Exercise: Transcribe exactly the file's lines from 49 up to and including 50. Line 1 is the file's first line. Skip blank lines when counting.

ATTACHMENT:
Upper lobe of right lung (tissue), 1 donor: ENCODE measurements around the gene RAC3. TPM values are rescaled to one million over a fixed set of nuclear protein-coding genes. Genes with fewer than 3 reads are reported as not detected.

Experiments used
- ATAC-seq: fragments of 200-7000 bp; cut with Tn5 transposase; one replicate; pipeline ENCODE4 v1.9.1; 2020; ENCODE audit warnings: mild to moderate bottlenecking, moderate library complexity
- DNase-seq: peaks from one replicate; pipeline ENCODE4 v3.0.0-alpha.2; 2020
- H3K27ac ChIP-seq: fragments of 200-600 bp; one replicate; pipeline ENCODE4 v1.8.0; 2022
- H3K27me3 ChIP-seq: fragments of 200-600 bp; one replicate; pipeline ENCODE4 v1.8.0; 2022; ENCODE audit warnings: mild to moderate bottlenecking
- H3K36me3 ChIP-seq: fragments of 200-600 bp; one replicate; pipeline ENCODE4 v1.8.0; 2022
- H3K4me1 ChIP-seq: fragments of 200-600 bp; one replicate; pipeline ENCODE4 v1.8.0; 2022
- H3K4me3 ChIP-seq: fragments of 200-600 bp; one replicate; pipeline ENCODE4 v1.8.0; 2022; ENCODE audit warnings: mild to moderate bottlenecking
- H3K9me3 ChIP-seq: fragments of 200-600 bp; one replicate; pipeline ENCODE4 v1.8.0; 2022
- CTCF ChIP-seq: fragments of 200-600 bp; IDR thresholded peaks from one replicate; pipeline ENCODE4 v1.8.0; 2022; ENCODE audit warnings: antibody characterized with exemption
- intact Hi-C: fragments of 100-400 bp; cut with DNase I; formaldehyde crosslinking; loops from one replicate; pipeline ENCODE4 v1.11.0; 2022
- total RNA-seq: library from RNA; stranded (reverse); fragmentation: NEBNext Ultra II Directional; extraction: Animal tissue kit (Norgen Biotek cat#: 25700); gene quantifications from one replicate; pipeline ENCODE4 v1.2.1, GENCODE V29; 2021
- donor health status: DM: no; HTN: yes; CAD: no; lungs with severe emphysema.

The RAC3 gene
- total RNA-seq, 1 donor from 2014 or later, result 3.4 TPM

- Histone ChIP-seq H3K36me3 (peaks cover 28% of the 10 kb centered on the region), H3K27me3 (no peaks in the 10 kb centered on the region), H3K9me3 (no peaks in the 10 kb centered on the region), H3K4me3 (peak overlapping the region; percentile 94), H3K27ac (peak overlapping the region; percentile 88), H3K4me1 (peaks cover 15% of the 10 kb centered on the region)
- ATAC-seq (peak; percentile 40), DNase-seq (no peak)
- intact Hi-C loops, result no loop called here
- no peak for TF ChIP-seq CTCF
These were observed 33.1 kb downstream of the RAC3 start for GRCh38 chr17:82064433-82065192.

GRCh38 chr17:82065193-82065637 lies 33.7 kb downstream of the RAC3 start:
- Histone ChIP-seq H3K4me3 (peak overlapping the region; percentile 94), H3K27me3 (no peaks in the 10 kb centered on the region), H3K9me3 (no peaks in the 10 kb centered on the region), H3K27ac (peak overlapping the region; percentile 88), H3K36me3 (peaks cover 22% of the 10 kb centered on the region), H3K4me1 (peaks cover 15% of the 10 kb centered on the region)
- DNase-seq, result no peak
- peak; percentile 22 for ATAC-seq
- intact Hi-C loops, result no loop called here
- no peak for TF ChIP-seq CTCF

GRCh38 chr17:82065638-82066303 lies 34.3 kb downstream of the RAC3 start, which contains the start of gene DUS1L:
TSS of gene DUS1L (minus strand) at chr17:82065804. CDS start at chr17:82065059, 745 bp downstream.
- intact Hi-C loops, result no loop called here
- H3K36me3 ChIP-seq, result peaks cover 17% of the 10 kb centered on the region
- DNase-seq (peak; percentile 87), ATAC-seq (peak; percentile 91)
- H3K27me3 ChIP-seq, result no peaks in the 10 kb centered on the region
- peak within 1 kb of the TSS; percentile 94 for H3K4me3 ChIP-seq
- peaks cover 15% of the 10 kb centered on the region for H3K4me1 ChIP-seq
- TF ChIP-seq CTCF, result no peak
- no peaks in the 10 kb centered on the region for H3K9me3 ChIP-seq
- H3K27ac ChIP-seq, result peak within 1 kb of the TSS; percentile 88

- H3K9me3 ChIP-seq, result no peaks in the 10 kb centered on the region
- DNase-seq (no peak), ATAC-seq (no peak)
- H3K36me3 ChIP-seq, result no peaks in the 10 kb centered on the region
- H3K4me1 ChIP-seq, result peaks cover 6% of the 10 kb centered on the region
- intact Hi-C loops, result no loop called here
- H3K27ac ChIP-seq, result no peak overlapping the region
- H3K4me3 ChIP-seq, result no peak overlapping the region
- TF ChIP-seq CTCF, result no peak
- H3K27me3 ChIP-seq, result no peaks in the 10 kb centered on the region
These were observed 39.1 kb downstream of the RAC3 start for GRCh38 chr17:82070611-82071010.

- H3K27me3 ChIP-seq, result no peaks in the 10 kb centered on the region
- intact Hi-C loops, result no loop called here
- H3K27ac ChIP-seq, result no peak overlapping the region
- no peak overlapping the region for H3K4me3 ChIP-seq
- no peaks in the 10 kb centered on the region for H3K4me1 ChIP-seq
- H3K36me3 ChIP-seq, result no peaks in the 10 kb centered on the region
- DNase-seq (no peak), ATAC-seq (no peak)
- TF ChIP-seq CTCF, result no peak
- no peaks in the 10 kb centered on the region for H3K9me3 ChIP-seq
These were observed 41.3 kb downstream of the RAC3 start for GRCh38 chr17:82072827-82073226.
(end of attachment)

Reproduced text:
- H3K27me3 ChIP-seq, result no peaks in the 10 kb centered on the region
- intact Hi-C loops, result no loop called here